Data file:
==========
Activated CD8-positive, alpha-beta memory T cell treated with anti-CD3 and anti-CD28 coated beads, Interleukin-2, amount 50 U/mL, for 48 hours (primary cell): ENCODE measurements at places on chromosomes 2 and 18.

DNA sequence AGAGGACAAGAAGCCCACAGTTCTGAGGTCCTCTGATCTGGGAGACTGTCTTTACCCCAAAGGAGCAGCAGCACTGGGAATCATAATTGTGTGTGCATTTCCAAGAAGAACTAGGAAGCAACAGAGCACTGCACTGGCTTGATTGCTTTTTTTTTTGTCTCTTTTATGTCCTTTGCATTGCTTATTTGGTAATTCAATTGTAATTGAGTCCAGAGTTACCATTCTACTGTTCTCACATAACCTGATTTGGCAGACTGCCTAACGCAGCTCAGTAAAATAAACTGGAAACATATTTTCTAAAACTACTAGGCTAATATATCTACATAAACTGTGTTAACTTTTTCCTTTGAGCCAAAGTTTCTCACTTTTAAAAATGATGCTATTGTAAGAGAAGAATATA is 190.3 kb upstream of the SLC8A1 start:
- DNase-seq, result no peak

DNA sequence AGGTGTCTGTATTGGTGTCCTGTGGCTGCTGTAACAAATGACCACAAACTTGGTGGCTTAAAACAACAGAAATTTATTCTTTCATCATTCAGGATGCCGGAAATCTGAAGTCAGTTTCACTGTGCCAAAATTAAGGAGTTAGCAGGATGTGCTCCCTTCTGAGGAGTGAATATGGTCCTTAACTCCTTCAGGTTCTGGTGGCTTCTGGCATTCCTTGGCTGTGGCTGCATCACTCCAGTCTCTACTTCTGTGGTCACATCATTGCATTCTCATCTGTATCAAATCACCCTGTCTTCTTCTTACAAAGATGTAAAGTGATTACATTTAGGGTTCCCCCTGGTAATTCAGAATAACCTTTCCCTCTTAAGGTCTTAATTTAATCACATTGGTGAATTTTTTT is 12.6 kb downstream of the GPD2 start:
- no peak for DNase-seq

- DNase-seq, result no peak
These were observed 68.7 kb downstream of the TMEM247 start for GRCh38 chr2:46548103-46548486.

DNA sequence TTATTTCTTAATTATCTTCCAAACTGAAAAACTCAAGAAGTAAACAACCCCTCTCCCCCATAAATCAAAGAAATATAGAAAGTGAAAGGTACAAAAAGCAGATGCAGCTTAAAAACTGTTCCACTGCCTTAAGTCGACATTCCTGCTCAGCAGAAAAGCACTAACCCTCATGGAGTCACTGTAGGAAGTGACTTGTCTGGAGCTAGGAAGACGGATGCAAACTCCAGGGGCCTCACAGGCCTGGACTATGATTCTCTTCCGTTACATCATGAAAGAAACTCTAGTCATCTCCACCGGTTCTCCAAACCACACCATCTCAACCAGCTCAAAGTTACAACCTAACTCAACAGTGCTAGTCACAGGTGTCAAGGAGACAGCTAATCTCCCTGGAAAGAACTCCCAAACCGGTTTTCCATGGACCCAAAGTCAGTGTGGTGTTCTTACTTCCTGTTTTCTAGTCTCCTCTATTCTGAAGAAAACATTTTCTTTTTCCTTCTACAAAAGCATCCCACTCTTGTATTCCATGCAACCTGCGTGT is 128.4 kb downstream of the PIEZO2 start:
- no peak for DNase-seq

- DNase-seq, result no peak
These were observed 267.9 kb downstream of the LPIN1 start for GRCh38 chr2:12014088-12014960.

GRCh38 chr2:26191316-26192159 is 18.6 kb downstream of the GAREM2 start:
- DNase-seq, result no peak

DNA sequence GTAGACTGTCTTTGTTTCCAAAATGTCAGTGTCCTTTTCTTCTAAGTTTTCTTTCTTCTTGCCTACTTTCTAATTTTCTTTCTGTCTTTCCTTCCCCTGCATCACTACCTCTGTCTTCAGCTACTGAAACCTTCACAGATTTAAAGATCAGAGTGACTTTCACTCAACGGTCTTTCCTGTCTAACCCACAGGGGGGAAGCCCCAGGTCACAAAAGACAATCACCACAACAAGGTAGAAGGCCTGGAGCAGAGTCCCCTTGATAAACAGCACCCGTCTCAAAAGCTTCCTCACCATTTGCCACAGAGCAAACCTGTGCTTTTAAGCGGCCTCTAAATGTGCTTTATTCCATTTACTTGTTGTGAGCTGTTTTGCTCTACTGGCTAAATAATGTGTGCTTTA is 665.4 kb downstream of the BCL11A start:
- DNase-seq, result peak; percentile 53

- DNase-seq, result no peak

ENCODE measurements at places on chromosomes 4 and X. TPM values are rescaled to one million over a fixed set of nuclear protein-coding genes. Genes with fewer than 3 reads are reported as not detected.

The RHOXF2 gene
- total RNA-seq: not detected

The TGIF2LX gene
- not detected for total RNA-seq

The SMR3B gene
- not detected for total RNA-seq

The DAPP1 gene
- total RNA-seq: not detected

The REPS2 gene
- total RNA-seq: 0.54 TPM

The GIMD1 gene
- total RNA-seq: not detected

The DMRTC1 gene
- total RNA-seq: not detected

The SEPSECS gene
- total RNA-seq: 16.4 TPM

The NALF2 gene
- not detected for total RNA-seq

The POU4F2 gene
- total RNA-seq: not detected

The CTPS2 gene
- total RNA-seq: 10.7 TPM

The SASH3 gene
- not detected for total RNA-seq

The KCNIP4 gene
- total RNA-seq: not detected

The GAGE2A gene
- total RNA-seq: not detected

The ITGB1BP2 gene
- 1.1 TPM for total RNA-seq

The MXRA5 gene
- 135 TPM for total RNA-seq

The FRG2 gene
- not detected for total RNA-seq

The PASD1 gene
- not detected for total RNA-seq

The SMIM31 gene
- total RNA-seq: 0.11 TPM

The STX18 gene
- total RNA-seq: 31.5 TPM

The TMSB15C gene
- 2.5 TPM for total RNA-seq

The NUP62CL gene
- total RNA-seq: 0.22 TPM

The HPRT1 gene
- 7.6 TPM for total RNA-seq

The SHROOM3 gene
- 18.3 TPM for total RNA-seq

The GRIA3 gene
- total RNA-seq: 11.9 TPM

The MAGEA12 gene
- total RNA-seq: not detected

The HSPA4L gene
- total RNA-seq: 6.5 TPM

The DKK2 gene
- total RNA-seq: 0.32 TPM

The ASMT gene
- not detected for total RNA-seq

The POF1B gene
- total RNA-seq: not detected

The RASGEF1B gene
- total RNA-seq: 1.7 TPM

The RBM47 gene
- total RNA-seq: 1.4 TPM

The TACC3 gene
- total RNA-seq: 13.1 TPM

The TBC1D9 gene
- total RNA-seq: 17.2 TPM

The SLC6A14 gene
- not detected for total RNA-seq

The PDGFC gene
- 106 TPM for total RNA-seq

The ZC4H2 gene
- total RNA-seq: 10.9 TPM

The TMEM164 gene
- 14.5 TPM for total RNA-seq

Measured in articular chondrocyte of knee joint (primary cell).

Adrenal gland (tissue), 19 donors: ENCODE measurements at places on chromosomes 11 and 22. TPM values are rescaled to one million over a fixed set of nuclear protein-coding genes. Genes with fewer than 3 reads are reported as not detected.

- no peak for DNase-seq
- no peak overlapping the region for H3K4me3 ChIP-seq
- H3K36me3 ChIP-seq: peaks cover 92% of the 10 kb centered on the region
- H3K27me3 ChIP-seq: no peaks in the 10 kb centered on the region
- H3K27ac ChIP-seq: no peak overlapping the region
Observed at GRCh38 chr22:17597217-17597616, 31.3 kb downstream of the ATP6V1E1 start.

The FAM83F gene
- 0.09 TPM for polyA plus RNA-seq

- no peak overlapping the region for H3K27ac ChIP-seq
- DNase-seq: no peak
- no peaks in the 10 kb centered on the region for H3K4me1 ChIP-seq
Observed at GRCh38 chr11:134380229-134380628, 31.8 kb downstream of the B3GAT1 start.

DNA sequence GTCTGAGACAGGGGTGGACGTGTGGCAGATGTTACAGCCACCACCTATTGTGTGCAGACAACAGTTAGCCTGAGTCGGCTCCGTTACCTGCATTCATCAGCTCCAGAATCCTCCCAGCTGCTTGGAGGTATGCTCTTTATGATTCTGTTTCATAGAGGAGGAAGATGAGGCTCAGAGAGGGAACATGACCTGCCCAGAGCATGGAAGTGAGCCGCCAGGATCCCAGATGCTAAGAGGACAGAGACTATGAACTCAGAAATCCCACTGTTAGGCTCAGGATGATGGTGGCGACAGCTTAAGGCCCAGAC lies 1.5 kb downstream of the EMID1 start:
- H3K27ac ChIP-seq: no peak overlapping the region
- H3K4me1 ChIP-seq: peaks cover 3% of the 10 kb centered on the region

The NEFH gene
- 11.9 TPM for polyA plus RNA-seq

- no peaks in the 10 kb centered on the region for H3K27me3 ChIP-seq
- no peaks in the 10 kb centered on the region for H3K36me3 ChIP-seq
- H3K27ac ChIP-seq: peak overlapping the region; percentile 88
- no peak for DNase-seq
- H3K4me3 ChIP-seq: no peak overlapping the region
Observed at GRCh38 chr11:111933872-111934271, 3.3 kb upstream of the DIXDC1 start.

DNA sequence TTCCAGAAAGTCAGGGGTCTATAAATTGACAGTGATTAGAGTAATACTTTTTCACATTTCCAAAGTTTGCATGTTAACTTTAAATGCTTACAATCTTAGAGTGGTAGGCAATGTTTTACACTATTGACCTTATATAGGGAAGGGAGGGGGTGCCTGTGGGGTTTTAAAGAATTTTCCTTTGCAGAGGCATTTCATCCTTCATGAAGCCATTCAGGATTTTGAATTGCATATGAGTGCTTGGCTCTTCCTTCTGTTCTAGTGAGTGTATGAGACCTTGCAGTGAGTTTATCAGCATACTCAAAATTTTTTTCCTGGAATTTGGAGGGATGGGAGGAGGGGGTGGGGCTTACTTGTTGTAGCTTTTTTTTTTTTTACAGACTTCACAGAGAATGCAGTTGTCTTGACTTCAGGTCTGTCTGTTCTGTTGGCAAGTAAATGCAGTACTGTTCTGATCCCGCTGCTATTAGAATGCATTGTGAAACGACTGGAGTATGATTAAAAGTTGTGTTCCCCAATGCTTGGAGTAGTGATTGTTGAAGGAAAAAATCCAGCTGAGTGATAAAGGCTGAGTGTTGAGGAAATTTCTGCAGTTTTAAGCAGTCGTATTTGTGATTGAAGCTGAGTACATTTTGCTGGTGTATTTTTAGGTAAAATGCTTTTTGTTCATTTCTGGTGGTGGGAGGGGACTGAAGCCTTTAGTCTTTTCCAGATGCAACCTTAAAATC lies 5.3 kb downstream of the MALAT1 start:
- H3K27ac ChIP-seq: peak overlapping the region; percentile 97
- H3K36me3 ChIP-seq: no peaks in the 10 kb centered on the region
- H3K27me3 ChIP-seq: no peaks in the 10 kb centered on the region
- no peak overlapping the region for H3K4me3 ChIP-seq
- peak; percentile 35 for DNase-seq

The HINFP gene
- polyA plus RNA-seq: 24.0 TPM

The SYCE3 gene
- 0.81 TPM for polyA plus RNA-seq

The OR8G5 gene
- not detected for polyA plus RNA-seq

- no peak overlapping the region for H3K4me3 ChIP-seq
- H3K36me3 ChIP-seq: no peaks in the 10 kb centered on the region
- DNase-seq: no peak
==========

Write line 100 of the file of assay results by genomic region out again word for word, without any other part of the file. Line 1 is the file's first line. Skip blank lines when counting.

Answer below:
- H3K27ac ChIP-seq: no peak overlapping the region